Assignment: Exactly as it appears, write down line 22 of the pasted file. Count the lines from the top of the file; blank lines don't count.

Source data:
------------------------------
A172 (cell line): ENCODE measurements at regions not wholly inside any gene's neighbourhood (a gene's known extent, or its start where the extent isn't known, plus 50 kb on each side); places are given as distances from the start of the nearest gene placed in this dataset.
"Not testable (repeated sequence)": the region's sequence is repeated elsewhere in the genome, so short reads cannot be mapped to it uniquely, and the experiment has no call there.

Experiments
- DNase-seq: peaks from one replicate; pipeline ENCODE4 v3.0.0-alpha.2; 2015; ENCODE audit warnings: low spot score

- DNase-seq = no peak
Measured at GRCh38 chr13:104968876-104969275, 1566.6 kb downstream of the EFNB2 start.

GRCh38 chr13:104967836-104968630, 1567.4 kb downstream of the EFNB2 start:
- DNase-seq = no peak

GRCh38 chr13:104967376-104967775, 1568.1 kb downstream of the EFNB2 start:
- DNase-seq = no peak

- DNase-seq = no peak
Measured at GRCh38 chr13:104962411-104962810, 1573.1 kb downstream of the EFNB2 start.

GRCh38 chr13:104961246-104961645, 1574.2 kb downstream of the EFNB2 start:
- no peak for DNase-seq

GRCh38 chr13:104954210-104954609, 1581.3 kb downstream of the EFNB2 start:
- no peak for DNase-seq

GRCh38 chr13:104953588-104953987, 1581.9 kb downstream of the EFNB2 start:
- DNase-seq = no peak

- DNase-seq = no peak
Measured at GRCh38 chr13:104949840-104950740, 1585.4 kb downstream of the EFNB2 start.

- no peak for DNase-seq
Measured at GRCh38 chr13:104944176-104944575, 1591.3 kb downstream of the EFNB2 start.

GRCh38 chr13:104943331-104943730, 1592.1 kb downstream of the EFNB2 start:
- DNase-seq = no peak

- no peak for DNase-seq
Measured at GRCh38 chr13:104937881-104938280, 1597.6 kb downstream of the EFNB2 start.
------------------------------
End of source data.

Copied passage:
Measured at GRCh38 chr13:104944176-104944575, 1591.3 kb downstream of the EFNB2 start.